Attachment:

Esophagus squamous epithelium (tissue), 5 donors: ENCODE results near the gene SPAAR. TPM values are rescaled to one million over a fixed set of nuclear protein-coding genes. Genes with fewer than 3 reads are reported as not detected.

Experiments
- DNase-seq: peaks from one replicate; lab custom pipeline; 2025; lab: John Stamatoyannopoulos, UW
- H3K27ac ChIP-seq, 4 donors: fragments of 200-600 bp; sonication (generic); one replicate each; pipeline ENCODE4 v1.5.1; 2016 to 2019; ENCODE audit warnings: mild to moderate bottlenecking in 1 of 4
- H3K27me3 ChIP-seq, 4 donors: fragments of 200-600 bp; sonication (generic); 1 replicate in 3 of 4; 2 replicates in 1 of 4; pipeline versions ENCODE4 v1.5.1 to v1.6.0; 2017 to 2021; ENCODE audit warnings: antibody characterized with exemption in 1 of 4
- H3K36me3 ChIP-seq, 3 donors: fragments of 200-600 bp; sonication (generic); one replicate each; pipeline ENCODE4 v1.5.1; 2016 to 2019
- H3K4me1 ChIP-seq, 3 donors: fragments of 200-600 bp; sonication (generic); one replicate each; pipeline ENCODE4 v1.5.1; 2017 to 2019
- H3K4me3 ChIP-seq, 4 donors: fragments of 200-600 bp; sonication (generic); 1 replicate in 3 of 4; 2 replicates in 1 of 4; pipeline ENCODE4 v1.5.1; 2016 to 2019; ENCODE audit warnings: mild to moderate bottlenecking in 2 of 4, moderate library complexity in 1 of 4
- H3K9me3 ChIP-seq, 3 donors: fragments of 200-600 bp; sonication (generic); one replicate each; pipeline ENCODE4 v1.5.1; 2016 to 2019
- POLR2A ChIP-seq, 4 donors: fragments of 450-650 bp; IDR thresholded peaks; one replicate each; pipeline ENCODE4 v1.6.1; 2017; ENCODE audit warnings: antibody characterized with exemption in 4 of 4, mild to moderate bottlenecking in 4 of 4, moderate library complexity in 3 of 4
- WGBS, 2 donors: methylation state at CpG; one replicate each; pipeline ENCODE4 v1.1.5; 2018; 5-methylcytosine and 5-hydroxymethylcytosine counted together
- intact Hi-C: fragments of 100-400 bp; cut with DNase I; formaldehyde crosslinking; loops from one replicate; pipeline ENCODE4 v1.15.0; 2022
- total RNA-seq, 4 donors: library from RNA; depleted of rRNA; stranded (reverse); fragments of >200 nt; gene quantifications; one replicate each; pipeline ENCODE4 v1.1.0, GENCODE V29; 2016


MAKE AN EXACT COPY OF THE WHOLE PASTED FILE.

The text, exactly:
Esophagus squamous epithelium (tissue), 5 donors: ENCODE results near the gene SPAAR. TPM values are rescaled to one million over a fixed set of nuclear protein-coding genes. Genes with fewer than 3 reads are reported as not detected.

Experiments
- DNase-seq: peaks from one replicate; lab custom pipeline; 2025; lab: John Stamatoyannopoulos, UW
- H3K27ac ChIP-seq, 4 donors: fragments of 200-600 bp; sonication (generic); one replicate each; pipeline ENCODE4 v1.5.1; 2016 to 2019; ENCODE audit warnings: mild to moderate bottlenecking in 1 of 4
- H3K27me3 ChIP-seq, 4 donors: fragments of 200-600 bp; sonication (generic); 1 replicate in 3 of 4; 2 replicates in 1 of 4; pipeline versions ENCODE4 v1.5.1 to v1.6.0; 2017 to 2021; ENCODE audit warnings: antibody characterized with exemption in 1 of 4
- H3K36me3 ChIP-seq, 3 donors: fragments of 200-600 bp; sonication (generic); one replicate each; pipeline ENCODE4 v1.5.1; 2016 to 2019
- H3K4me1 ChIP-seq, 3 donors: fragments of 200-600 bp; sonication (generic); one replicate each; pipeline ENCODE4 v1.5.1; 2017 to 2019
- H3K4me3 ChIP-seq, 4 donors: fragments of 200-600 bp; sonication (generic); 1 replicate in 3 of 4; 2 replicates in 1 of 4; pipeline ENCODE4 v1.5.1; 2016 to 2019; ENCODE audit warnings: mild to moderate bottlenecking in 2 of 4, moderate library complexity in 1 of 4
- H3K9me3 ChIP-seq, 3 donors: fragments of 200-600 bp; sonication (generic); one replicate each; pipeline ENCODE4 v1.5.1; 2016 to 2019
- POLR2A ChIP-seq, 4 donors: fragments of 450-650 bp; IDR thresholded peaks; one replicate each; pipeline ENCODE4 v1.6.1; 2017; ENCODE audit warnings: antibody characterized with exemption in 4 of 4, mild to moderate bottlenecking in 4 of 4, moderate library complexity in 3 of 4
- WGBS, 2 donors: methylation state at CpG; one replicate each; pipeline ENCODE4 v1.1.5; 2018; 5-methylcytosine and 5-hydroxymethylcytosine counted together
- intact Hi-C: fragments of 100-400 bp; cut with DNase I; formaldehyde crosslinking; loops from one replicate; pipeline ENCODE4 v1.15.0; 2022
- total RNA-seq, 4 donors: library from RNA; depleted of rRNA; stranded (reverse); fragments of >200 nt; gene quantifications; one replicate each; pipeline ENCODE4 v1.1.0, GENCODE V29; 2016